The vast, relatively unregulated territory of the Web, like the Old West, is proving hospitable to such Lone Rangers with their own ideas of justice. “One aspect of the Internet is that law doesn’t reach it all,” says John Palfrey, a Harvard Law School professor who specializes in privacy and technology issues. “It’s hard to police. So you see private sheriffs popping up all over the Internet—private actors taking law into their own hands because no one’s policing it.”

“Some people call it cruelty,” Crook says as he doctors up a photo of some grinning brunette he’s downloaded to use in one of his fake ads. “I call it accountability.”

Crook’s degree of vindictiveness may be singular, but he’s just one copycat following the spontaneous—and booming—trend of online sex-baiting. It all started last September, when Jason Fortuny, a 30-year-old graphic designer in Seattle, put up a phony ad on Craigslist, posing as a submissive woman looking for an aggressive, dominating man. He got 178 responses, each of which he posted on the Internet: phone numbers, cock shots, and all. A few weeks later, Crook gave it a go too, taking it several steps further. Then a 24-year-old Portland, Oregon, resident posted an ad as a 26-year-old woman into bondage, collecting the hundreds of responses he got and uploading many of the sordid details onto a public site.

Why would anyone do this? Crook has no qualms about his actions. “Sure, these guys didn’t break the law,” he says, “but isn’t it kind of pathetic that they’re looking for sex on Craigslist?” (He’s married—he met his wife not online but at a church dance—and the father of a 2-year-old daughter.) What might speak louder as a motive, though, is Crook’s history of provoking rage as a hobby. His home page contains a link to a Holocaust-denial site, and he’s argued that American troops deserve to die for enlisting—that they are overpaid “pukes” and “scumbags.” He’s purchased the URL RacismWorks.com for a future project. It’s not hard to see his sex-baiting antics as a blend of sanctimonious policing and attention-grabbing stunt.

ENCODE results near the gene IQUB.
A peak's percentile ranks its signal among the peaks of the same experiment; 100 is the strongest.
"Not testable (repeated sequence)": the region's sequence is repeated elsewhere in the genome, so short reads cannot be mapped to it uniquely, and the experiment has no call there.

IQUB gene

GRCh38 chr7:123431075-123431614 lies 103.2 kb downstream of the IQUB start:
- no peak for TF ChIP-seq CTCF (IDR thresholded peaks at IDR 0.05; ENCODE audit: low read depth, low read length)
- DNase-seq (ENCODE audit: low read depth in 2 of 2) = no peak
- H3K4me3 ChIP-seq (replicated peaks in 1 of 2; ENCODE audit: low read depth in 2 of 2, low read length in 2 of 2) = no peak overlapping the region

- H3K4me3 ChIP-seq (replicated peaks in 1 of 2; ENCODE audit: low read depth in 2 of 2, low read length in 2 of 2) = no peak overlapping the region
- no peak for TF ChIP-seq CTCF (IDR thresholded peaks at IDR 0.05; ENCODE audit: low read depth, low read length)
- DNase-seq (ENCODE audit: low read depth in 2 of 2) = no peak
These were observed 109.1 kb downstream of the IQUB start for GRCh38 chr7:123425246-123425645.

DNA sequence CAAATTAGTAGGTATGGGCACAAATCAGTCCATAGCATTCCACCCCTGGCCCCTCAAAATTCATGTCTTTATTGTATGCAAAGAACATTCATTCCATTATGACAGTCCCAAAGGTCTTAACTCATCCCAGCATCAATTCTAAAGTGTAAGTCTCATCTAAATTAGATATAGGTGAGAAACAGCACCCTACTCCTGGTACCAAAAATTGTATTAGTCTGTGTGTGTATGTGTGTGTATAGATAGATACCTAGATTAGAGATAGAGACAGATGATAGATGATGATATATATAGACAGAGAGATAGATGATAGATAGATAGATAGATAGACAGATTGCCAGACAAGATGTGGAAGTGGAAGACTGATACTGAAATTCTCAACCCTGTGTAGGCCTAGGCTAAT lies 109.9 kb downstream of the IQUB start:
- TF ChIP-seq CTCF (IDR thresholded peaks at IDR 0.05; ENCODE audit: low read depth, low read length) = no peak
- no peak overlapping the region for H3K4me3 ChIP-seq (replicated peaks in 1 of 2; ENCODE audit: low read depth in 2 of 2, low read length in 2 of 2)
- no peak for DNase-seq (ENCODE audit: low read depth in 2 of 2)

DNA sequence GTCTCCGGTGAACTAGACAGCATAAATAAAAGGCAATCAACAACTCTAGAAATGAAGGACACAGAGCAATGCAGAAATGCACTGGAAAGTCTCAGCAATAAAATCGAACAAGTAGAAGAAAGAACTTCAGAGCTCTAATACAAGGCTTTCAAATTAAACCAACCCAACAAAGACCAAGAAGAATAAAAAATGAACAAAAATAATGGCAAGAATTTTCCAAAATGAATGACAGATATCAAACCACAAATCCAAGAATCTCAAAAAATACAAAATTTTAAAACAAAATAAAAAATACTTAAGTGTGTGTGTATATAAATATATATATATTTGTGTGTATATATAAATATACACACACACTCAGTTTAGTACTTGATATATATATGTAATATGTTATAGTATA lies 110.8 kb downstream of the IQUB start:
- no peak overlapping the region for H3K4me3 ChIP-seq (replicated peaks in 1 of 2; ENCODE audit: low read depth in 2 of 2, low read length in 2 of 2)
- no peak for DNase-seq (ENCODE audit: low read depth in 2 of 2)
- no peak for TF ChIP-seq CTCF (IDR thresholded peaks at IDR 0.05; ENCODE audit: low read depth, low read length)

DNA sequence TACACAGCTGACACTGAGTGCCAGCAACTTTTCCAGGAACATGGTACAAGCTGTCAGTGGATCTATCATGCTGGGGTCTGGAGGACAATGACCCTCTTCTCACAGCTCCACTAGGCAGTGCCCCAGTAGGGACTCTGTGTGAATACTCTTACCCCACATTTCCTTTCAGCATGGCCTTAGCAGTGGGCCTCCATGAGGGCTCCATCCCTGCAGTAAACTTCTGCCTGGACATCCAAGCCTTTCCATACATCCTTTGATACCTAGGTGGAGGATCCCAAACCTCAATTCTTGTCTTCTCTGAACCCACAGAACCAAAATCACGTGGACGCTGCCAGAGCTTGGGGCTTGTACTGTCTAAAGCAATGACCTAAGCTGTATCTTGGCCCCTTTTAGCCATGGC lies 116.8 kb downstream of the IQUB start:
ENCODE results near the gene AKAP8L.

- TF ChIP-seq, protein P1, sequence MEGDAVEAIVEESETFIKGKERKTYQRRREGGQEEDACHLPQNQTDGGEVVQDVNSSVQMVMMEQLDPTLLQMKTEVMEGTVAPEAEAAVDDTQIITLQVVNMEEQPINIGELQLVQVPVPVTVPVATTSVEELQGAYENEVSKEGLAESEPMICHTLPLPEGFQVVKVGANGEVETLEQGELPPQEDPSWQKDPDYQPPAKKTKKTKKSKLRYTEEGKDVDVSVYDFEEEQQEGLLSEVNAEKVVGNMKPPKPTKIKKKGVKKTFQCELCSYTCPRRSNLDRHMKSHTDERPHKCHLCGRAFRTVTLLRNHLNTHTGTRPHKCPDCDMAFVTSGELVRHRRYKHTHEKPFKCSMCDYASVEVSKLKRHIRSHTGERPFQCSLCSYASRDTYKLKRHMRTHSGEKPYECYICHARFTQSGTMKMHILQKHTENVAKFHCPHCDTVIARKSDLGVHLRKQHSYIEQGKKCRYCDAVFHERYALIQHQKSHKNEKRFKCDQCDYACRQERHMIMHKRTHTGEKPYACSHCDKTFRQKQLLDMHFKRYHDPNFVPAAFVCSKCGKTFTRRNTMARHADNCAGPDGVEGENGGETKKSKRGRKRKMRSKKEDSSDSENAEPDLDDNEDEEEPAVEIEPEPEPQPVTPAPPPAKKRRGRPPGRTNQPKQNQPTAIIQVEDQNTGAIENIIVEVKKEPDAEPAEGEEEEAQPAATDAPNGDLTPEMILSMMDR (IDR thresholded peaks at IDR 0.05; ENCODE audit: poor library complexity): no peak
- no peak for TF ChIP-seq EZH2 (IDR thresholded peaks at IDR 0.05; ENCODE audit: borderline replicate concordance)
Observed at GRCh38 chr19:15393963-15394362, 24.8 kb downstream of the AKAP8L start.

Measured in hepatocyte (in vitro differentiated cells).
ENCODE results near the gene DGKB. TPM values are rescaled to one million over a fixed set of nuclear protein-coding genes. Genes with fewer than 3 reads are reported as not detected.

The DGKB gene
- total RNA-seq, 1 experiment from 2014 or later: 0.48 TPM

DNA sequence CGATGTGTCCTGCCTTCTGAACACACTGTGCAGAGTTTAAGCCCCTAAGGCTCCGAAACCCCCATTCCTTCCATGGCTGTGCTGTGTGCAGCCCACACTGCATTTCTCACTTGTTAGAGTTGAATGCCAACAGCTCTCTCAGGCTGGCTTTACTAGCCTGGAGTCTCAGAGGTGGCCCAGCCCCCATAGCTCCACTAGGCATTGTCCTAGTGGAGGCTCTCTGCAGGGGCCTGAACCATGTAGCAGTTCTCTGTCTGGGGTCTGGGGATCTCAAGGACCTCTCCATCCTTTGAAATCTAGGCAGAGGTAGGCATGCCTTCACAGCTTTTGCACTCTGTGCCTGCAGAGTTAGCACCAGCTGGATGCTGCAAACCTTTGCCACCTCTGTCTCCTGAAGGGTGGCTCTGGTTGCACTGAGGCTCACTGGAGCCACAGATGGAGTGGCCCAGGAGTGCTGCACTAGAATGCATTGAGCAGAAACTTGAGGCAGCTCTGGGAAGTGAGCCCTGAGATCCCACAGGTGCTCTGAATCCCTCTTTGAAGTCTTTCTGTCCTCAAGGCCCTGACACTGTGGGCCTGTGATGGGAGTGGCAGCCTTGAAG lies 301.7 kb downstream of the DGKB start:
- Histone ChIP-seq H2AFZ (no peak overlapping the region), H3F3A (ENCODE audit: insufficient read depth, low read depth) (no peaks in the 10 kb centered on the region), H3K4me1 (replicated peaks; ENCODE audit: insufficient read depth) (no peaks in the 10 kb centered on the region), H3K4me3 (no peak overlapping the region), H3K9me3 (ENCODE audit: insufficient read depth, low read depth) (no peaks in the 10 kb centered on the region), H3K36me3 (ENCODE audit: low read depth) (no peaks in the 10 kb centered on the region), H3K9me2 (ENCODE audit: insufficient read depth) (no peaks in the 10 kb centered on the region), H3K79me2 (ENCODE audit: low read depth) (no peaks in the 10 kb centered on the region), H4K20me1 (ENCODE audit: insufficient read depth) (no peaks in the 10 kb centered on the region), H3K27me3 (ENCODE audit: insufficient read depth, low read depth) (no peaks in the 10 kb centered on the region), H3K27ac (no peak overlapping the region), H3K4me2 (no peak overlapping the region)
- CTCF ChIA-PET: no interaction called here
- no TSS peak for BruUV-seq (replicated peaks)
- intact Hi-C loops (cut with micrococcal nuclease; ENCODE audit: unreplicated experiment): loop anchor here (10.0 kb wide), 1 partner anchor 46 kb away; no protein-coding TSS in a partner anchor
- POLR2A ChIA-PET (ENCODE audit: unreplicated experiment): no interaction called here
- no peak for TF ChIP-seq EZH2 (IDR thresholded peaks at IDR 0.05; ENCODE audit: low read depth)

“Have you thought this out?” one of his victims, who calls himself Paul, wrote in an e-mail to Crook. “You are in the process of ruining lives. . . . This is no frat house joke. If you were to lose your wife, family, friends and job, consider what a man might do. . . . My advice, take it down before it gets out of control and I’ll consider it a good prank. Keep it posted, live in fear.” Crook cut and pasted Paul’s e-mail, in its entirety, onto his website.

Not all sex-baiting has ethical overtones, though—purported or otherwise. Some make no excuses for its intent: to cause grief to anyone foolish enough to handle his personal information carelessly. Fortuny, who started the phenomenon, might be considered a distant cousin of a “griefer” (in Net lingo, someone who kills teammates in online multiplayer games) or a “troll” (someone who revels in making others miserable by, say, dropping the n-bomb in black-rights chat rooms). He’s mostly interested in taunting those who he feels take themselves seriously. Fortuny’s venture into sex-baiting, he says, was an experiment. All he did was cut and paste someone’s Craigslist ad from another city—“it drives me krazy 2 get tit fucked, cuffed, ass spanked with welts and bruises”—and post it in Seattle.